Unless you have diabetes, you’ve probably never given your blood glucose—the amount of sugar in your blood—a second thought. But researchers now know that a diet loaded with foods that send blood glucose on a roller-coaster ride of highs and lows can increase your risk of heart disease by damaging blood vessels and raising cholesterol. It can even chip away at your memory and increase the risk of certain cancers. While you may not notice a problem, that doesn’t mean there isn’t one; you may actually be on a path that shaves years off your life.
Fortunately, none of this damage happens overnight, and even modest changes to the foods you eat every day can start you on a healthier routine and make you feel more alert and energized immediately.
What Blood Sugar Does
When you need a quick pick-me-up, do you reach for a handful of candy or a couple of cookies? These “fast-acting” foods are handy and the simple sugars they contain take no time at all to dissolve in your stomach. They race into your bloodstream, flooding your body with blood glucose and temporarily boosting energy. The trouble is that the surge doesn’t last long, and when the crash comes, you may feel listless, headachy, and ravenously, must-eat-something-sugary-this-minute hungry.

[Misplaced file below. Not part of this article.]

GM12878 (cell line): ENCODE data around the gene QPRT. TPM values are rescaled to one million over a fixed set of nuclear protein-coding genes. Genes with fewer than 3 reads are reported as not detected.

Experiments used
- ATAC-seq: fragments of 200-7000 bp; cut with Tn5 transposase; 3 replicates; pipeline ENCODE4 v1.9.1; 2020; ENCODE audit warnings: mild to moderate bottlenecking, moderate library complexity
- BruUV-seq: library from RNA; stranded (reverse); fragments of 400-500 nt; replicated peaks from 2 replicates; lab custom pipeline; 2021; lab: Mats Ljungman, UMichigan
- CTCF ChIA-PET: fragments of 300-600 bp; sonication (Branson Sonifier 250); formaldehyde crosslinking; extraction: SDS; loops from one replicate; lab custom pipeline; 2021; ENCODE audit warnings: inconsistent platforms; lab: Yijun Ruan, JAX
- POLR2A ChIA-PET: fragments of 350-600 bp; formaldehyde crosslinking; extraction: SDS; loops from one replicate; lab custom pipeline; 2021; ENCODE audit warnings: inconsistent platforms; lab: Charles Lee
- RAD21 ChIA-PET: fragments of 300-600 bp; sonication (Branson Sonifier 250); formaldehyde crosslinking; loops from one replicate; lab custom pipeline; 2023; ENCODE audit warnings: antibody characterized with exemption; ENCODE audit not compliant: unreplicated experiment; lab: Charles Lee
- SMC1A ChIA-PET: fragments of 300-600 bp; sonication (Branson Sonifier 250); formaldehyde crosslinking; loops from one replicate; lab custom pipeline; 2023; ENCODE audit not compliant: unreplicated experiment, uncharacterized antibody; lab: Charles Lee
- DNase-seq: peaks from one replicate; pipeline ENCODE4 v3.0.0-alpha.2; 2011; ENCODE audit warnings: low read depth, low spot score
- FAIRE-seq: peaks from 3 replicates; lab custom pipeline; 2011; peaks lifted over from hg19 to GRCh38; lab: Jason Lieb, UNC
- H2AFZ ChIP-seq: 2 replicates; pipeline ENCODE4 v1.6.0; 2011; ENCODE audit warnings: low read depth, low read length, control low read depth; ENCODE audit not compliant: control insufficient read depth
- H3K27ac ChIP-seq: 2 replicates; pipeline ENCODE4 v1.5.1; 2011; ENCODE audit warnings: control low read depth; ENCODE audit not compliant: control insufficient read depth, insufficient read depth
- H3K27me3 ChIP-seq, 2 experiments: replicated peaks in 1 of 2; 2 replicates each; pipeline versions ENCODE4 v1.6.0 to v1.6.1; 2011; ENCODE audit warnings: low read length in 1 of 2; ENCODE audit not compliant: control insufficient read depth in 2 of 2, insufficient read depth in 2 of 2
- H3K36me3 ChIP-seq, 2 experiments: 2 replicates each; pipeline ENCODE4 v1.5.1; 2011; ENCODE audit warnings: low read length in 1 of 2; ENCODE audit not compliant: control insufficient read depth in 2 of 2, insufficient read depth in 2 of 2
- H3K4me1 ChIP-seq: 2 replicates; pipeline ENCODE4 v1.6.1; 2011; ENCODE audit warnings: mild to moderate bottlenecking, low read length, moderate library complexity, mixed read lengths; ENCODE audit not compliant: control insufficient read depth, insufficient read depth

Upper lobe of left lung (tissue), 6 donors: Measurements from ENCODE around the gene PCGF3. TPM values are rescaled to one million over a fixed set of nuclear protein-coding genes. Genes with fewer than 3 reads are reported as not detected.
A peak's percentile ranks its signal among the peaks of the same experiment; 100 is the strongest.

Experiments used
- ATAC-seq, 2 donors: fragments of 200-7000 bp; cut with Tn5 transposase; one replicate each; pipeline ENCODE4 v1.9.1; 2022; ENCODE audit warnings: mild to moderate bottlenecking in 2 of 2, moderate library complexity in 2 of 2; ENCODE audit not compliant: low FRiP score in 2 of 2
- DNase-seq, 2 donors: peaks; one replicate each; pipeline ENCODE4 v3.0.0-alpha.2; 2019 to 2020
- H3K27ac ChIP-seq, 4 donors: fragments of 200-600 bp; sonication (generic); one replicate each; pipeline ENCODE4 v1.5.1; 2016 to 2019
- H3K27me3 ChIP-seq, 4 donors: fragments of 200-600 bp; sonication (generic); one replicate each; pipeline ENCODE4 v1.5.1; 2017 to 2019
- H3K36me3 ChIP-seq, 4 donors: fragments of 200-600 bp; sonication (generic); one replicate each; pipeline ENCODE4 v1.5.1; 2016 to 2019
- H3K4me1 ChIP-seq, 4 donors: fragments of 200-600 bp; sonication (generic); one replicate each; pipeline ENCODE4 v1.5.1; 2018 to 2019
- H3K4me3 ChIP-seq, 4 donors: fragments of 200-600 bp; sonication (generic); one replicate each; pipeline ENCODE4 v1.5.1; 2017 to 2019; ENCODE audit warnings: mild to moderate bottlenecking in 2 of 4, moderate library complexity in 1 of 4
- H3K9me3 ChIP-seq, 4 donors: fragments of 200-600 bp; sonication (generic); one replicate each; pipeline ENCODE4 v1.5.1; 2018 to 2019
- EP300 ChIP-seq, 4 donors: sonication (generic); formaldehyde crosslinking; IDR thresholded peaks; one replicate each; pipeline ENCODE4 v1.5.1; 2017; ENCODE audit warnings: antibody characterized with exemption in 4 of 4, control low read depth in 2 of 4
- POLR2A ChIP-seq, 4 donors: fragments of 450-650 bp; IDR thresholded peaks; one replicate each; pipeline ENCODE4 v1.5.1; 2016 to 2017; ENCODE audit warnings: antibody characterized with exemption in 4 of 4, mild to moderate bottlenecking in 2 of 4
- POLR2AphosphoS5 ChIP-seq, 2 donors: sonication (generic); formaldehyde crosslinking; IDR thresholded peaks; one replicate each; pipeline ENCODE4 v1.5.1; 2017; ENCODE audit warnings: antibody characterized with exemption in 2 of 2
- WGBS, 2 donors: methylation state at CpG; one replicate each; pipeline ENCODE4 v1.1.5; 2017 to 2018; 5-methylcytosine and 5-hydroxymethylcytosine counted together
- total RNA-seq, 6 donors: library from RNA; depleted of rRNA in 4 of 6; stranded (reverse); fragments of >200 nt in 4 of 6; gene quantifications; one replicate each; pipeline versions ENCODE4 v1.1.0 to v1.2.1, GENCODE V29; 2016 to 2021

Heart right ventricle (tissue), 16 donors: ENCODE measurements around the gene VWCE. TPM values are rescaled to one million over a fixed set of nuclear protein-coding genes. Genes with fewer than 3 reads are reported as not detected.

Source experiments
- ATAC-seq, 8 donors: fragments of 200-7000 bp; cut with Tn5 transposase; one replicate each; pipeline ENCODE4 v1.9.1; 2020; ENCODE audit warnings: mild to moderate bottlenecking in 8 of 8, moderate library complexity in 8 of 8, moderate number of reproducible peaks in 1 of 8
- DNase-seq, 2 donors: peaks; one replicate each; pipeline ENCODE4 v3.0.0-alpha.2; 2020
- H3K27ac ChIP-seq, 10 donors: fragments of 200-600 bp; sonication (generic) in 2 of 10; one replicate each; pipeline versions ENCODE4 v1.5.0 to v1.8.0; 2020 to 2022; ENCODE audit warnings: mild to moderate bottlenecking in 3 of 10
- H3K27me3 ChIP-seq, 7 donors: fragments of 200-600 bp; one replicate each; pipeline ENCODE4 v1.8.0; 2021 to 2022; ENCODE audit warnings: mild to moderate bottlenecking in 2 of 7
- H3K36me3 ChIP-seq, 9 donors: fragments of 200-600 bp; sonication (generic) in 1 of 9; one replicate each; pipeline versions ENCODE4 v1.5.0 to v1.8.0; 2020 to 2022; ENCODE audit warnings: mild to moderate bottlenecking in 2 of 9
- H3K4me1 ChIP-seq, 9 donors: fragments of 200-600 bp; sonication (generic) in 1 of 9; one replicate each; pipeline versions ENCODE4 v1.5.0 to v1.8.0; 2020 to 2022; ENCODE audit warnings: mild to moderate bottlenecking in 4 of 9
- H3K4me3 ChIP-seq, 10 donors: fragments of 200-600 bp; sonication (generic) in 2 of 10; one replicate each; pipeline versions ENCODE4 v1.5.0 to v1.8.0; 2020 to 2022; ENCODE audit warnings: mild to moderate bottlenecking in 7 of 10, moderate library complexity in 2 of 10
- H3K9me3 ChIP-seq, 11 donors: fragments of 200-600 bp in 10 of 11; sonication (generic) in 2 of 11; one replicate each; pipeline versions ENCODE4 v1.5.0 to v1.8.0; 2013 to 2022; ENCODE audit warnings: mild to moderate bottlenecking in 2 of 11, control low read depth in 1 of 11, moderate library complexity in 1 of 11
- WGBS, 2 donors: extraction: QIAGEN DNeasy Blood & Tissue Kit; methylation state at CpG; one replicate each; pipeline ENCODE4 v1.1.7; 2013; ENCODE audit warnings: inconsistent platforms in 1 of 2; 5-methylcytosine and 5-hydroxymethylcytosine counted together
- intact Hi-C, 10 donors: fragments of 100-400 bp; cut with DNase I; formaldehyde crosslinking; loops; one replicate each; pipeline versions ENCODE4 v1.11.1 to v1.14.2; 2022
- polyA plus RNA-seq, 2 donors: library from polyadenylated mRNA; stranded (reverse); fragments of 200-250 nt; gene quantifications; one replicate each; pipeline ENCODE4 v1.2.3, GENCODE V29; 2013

Why Controlling Blood Glucose Matters
Our diets are full of foods that send us for a ride on the glucose roller coaster. So it’s no wonder many of us have less energy than we’d like. For most people, even when blood glucose skyrockets after a large meal, the body can bring it back to normal in a few hours with no problem. Those with untreated diabetes have blood glucose levels that stay quite high most of the time. For a long time, doctors thought that only diabetics needed to be concerned about the effect of food on their blood glucose levels. Now we know that even in healthy people, high levels after meals can, over time, damage the body, even if diabetes never develops.
May 2010 issue of Best Health magazine